As a general rule in electrical circuits, the electrical conductors themselves are not usually a source of trouble. That is, the actual wires are seldom a problem. Despite the general reliability of the wire conductors themselves, it is occasionally seen that due to ingress of water under the insulation of a wire, a copper conductor will become oxidized. A copper wire which has been oxidized or corroded will have a high resistance and will cause problems. Most of the low-current wiring is tinned copper, which is more resistant to corrosion. Most of the high-current wiring is bare copper, and it can be a source of corrosion if water (particularly saltwater) has intruded.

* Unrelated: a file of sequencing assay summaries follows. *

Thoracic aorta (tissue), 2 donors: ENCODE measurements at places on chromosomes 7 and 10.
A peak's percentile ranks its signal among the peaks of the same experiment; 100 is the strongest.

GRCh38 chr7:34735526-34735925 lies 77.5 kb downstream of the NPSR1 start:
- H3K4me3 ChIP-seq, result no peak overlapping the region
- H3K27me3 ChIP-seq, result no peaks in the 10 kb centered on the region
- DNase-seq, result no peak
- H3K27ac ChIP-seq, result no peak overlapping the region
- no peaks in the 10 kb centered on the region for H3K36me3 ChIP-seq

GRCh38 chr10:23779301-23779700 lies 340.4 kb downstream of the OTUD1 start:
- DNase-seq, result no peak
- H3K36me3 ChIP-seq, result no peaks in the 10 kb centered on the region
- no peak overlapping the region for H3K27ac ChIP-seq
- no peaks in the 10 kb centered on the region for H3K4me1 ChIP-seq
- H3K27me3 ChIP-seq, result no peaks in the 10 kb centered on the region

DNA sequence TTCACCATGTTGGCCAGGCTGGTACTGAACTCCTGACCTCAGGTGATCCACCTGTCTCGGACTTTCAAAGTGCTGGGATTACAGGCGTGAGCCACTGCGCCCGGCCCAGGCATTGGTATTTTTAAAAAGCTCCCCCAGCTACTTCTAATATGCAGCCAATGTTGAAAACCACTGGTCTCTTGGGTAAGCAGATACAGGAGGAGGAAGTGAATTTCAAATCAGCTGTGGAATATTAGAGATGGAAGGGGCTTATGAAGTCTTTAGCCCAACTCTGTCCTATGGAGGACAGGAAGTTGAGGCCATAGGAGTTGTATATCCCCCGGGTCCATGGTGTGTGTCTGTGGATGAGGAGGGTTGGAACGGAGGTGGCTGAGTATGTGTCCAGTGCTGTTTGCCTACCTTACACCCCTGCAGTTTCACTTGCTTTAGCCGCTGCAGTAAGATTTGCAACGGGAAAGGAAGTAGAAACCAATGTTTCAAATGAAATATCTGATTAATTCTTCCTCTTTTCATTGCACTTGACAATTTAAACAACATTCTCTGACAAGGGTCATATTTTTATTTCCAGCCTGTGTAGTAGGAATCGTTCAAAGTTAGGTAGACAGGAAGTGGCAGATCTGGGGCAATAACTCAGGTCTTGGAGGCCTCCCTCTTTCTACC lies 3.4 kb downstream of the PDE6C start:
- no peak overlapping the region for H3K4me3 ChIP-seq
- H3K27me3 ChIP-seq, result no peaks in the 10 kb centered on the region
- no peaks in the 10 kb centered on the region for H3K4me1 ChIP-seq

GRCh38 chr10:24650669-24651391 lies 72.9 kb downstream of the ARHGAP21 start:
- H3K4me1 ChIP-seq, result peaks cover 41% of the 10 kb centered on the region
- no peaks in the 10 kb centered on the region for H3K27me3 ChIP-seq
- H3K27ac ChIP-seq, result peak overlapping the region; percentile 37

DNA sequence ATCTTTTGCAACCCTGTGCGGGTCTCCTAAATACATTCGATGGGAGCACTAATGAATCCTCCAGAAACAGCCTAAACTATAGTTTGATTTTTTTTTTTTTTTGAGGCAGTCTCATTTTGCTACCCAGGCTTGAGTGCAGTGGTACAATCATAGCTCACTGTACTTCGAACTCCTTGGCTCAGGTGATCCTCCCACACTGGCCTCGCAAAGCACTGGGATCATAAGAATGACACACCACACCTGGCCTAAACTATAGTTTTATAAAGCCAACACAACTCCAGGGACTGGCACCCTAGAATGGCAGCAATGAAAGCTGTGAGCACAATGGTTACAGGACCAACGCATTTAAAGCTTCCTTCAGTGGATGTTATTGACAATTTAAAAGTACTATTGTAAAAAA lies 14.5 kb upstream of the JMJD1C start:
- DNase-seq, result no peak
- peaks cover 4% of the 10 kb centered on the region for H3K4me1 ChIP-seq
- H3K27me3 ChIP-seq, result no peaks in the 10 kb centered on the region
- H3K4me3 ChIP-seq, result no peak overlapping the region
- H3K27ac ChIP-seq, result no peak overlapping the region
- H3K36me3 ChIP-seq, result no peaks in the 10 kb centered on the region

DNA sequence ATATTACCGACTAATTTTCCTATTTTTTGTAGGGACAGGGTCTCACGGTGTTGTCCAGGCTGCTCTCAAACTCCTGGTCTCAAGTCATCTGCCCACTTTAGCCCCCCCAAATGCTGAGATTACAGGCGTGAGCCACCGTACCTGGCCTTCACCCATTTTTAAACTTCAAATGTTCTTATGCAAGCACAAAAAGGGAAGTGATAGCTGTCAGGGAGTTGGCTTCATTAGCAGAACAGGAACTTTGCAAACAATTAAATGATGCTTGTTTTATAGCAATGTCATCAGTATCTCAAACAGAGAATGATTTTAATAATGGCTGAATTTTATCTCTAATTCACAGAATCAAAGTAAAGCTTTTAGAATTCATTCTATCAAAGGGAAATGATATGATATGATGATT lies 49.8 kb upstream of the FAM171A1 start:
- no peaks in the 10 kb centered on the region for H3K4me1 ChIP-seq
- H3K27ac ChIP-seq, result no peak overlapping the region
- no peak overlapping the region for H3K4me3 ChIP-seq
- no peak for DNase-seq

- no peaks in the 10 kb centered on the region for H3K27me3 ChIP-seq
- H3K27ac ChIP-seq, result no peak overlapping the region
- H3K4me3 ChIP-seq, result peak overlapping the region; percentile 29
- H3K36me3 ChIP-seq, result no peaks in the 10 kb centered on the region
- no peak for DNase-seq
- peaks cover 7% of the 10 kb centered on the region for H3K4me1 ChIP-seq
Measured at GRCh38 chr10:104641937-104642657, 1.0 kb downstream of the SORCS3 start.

Connections

The connections at each end of a wire are very likely sources of trouble. Connections between conductors can be a particular problem in low-voltage circuits like a 12-volt circuit. The flow of electrical current at only a 12-volt potential can be interrupted by a very thin layer of insulation. Connections which mechanically and visually appear to be sound may in fact not be good electrical connections. A thin layer of corrosion or insulation may be preventing electrical current flow in a connection that looks perfectly normal. For this reason it is important to verify that all connections are electrically good and are conducting current. Connections are usually in the form of terminal posts with ring connectors or pin and socket connections. Check all connections to be certain they are conducting current without any voltage drop across them.